Weaving Earth

Saturday, November 13th

Bioneers brings together a very diverse, discerning, engaged and reflective community, and the curated conversations around crucial topics we’ve been hosting recently (“Community Conversations”) have proven highly popular and stimulating. Each session begins with a very brief presentation by a noted thought leader as a “conversation starter” to frame the topic, followed by structured group discussion. At the end, a talented spoken word artist “harvests” the essence of what was said in a poetic synthesis and performs it for the group.  

Global Warming Woman is a totem for our changing world—a fierce, protective warrior, deeply connected to Earth Mother, seeking balance on the Hoop of Life. Right now, she’s on fire, kindling the injustices of the past, demanding respect and blazing a passionate path for the future. Join us to look at the collective and generational history of suppression and misuse of power, and how it impacts our bodies, our health, our relations, and our Earth.

Together, we’ll explore strategies and practices for cooling the fire within, for conflict resolution, for addressing addictions, for safe anger release, and for reconciliation. With conversation-starter Ruby Gibson, Th.D. (Lakota, Ojibway, Mestiza), co-founder and Executive Director of Freedom Lodge and author of My Body, My Earth: The Practice of Somatic Archaeology. Facilitated by: Amy Lenzo, weDialogue and the World Café Community Foundation; David Shaw, Santa Cruz Permaculture and UCSC Right Livelihood College. Harvester: Jahan Khalighi, spoken word poet, youth educator and community arts organizer.

November 13th | 2:30 pm to 4:30 pm

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Panelists


Ruby Gibson
Executive Director
Freedom Lodge
Jahan Khalighi
Programs & Volunteer Manager
Chapter 510
Amy Lenzo

weDialogue and the World Café Community Foundation
David Shaw
Founder
Santa Cruz Permaculture and UCSC Right Livelihood College

To understand how we steward the land appropriately in harmony with nature and natural forces, it is necessary to understand our relationship to the primal elements and their relationship to each other. Join a discussion that will bridge ecological science, permaculture and Traditional Ecological Knowledge and how they are applied to land management in ways that nurture ecosystem resilience and regeneration. With Permaculturist Penny Livingston; water protector and permaculturist Carmen Gonzales (Diné); and Bill Tripp (Karuk Tribe), Deputy Director of Eco-Cultural Revitalization for the Karuk Tribe. Hosted by Bioneers’ Restorative Food Systems Director Arty Mangan

November 13th | 2:30 pm to 4:00 pm

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Panelists


Penny Livingston
Prominent Permaculture Teacher, Designer and Speaker
Carmen Gonzales
Permaculture Designer and Environmental Scientist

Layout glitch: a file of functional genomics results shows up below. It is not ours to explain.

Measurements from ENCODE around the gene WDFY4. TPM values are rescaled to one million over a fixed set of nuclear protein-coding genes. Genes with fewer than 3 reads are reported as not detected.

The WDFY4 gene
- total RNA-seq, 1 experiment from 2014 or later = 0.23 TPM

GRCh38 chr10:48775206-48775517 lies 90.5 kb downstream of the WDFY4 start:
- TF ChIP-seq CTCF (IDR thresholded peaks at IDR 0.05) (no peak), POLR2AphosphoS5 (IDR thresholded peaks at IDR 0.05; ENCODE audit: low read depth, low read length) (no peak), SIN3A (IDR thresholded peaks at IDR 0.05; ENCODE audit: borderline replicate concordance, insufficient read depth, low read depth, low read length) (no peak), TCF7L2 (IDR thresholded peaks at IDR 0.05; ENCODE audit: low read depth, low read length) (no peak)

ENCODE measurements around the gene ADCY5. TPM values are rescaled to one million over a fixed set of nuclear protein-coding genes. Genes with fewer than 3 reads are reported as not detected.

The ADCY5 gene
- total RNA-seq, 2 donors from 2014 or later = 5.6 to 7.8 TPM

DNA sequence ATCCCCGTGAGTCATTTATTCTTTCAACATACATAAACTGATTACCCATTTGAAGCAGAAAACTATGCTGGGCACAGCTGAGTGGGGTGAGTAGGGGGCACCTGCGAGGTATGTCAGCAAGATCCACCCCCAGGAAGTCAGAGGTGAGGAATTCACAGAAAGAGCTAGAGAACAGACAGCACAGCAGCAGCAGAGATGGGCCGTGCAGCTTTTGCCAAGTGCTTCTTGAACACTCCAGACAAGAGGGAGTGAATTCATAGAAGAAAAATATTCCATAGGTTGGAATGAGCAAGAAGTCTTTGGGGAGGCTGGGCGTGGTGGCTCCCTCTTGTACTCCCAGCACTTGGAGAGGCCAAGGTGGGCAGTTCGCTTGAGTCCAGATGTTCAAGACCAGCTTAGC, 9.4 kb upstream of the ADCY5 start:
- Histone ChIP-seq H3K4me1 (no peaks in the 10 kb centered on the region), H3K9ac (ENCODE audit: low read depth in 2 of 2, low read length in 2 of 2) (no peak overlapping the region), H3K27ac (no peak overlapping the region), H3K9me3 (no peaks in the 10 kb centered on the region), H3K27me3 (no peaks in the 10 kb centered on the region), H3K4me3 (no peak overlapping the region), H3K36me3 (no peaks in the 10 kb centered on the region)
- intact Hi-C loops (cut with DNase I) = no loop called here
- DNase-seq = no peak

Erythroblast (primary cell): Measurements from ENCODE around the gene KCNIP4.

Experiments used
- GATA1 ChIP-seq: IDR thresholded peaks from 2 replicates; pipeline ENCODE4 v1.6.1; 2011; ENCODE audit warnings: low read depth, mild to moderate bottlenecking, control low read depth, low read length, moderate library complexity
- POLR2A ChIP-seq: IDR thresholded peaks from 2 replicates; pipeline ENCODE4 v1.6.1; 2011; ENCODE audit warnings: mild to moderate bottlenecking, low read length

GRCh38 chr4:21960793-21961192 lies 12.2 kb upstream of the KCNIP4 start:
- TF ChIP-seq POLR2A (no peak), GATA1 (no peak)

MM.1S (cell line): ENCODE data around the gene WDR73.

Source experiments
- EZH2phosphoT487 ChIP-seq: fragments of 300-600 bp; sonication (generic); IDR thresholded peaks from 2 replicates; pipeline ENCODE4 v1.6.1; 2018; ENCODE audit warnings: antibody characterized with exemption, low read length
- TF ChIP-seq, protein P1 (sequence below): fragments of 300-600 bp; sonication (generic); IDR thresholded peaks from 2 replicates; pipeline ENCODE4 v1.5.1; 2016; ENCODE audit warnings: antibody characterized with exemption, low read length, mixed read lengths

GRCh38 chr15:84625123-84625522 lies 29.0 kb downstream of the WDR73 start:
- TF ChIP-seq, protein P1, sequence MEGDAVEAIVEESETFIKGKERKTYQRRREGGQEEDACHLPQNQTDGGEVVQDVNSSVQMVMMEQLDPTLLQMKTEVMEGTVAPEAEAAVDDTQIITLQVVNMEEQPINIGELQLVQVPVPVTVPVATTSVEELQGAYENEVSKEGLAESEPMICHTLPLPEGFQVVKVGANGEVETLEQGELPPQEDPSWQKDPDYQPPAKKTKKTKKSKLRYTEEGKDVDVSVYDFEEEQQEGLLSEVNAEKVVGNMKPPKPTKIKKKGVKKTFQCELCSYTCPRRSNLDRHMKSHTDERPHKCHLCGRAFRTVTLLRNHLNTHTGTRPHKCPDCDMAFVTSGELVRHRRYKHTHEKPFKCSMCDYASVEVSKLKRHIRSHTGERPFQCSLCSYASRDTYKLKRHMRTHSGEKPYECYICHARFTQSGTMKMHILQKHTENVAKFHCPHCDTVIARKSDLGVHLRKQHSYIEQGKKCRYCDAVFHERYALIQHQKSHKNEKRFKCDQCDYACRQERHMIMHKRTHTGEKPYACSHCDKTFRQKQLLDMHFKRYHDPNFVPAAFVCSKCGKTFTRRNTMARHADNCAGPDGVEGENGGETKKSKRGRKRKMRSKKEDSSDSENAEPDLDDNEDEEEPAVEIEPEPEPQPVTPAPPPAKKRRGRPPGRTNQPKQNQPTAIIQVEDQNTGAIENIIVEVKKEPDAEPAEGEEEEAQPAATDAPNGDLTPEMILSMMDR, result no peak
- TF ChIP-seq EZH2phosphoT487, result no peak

Bill Tripp
Deputy Director of Eco-Cultural Revitalization
Karuk Tribe
Arty Mangan
Restorative Food Systems Director
Bioneers

In this experiential, restorative session, Sarah Amsler, Associate Professor of Education, University of Nottingham (UK); and Sonali Sangeeta Balajee, founder, Our Bodhi Project, will help us expand our awareness about how making place for deep rest in our intensely capitalist society can be a powerful, vital practice for healing. Drawing metaphorically from Suzanne Simard’s world-renowned research into the nurturing and “teaching” role “mother trees” play in forest ecosystems, Sonali and Sarah will support us in exploring our own sources of wisdom through experiential, creative practices, opening up new possibilities to what rest and healing can look like in our lives, our communities and our activism. 

November 13th | 2:30 pm to 4:00 pm

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Panelists


Sarah Amsler
Associate Professor of Education
University of Nottingham
Sonali Sangeeta Balajee
Founder
Our Bodhi Project

Although we’ve all been taught that “being professional” means suppressing our honest emotions while we’re at work, research shows that this actually leads to a loss in productivity, diminished creativity, and crushing job dissatisfaction. The workplace kicked out the emotions more than a century ago, and as a result has built unhealthy and dysfunctional environments ever since. Because of this, most of us have only worked in “unintentional communities” in which our social and emotional needs are not respected, as well as our needs for basic respect and self-determination. As we all grapple with our pandemic and post-pandemic reality, it’s high time to welcome the genius of the emotions back into the workplace so that we can create respectful, naturally motivating and emotionally well-regulated environments where people and projects can thrive. With: Karla McLaren, M.Ed., social science researcher, founder/CEO of Emotion Dynamics LLC award-winning author of several books, including: The Power of Emotions at Work: Accessing the Vital Intelligence in Your Workplace.

November 13th | 2:30 pm to 4:00 pm

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Panelists


Karla McLaren
Founder and CEO
Emotion Dynamics LLC

Although there is far more awareness of and discussion about cultural appropriation, especially regarding Indigenous Peoples, than there was even just a few years ago, there is still a great deal of confusion about what it actually is and how to distinguish a productive interest and affection for another culture from exploitative poaching. In this interactive session, we will unpack the differences between appropriation and appreciation through real life examples, exercises and discussion. We’ll leave the session with the confidence to interact with Native Peoples as a good relative, the know-how to purchase and display Native arts responsibly, and the ability to help others avoid cultural appropriation. With: Cara Romero (Chemehuevi), Director, and Alexis Bunten (Aleut/Yup’ik), Co-Director, of Bioneers’ Indigeneity Program.

November 13th | 2:30 pm to 4:00 pm

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Panelists


Alexis Bunten
Co-Director of Bioneers Indigeniety Program
Bioneers
Cara Romero
Co-Director of Bioneers Indigeniety Program
Bioneers